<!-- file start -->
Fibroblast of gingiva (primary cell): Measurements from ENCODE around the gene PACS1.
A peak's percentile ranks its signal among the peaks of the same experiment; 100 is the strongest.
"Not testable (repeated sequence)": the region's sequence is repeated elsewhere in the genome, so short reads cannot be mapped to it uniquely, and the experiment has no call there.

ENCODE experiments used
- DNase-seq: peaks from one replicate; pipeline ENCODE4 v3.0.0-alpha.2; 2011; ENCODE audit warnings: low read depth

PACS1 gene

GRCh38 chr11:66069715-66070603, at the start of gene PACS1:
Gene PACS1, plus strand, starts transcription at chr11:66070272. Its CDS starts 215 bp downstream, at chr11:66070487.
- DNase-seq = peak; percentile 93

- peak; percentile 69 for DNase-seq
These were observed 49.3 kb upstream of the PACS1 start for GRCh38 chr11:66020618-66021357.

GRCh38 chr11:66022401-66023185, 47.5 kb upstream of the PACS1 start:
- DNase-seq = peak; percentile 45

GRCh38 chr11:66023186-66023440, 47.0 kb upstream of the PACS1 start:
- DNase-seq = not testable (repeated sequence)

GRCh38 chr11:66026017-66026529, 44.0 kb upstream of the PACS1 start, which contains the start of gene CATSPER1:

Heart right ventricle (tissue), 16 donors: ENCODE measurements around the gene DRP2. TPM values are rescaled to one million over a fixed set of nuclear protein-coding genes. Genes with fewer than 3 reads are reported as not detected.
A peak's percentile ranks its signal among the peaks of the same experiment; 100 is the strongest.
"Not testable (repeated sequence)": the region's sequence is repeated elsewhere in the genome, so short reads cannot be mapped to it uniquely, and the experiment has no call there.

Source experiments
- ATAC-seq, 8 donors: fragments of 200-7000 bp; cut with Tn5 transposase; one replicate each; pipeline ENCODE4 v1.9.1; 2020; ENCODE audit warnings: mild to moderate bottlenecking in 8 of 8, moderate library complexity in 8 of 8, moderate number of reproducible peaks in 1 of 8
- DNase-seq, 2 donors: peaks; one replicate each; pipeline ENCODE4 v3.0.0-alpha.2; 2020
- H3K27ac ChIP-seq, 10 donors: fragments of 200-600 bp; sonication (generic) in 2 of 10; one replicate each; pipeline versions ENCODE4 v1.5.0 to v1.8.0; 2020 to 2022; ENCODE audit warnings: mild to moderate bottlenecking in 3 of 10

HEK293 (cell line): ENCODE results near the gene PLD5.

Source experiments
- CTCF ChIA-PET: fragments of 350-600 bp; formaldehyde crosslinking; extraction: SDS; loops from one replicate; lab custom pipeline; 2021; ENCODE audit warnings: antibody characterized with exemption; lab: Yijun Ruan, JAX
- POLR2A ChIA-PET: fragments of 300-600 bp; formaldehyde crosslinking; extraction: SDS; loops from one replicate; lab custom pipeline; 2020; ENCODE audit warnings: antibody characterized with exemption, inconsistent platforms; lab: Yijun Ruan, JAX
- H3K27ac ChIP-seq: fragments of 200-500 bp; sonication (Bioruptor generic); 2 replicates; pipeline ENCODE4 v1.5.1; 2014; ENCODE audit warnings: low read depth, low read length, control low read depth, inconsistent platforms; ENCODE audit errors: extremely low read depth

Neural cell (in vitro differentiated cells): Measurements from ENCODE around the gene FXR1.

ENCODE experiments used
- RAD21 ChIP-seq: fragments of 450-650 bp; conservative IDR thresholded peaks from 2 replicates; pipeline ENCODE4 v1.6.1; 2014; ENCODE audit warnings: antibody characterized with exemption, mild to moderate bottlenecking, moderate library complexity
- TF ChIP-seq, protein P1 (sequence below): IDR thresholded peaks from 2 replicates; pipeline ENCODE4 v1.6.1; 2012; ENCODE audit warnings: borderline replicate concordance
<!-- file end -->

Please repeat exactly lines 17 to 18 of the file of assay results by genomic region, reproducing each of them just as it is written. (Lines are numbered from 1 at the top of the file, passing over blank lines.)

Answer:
Heart right ventricle (tissue), 16 donors: ENCODE measurements around the gene DRP2. TPM values are rescaled to one million over a fixed set of nuclear protein-coding genes. Genes with fewer than 3 reads are reported as not detected.
A peak's percentile ranks its signal among the peaks of the same experiment; 100 is the strongest.